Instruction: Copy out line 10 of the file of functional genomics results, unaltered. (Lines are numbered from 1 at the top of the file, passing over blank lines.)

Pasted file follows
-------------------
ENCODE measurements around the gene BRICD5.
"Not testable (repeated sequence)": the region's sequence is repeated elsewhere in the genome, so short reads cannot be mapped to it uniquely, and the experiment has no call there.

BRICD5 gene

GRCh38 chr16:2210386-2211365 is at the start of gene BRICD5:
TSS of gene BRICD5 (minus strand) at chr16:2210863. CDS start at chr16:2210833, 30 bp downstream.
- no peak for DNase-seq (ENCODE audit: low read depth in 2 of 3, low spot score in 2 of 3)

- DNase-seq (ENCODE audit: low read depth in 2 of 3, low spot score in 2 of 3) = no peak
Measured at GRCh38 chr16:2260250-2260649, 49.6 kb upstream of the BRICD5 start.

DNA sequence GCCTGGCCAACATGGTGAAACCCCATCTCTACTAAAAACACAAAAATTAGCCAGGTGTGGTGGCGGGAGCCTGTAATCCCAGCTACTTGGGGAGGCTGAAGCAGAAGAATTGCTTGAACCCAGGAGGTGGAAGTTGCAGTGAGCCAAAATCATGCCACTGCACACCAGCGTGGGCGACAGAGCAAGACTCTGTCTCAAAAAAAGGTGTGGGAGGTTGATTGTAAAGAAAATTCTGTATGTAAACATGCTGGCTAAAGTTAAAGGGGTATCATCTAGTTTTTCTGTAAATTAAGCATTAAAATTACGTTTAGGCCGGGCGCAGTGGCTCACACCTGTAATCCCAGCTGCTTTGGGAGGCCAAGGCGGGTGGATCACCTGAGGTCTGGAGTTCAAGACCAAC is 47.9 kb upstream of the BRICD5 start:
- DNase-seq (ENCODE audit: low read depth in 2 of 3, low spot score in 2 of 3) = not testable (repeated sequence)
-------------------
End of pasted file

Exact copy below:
- DNase-seq (ENCODE audit: low read depth in 2 of 3, low spot score in 2 of 3) = not testable (repeated sequence)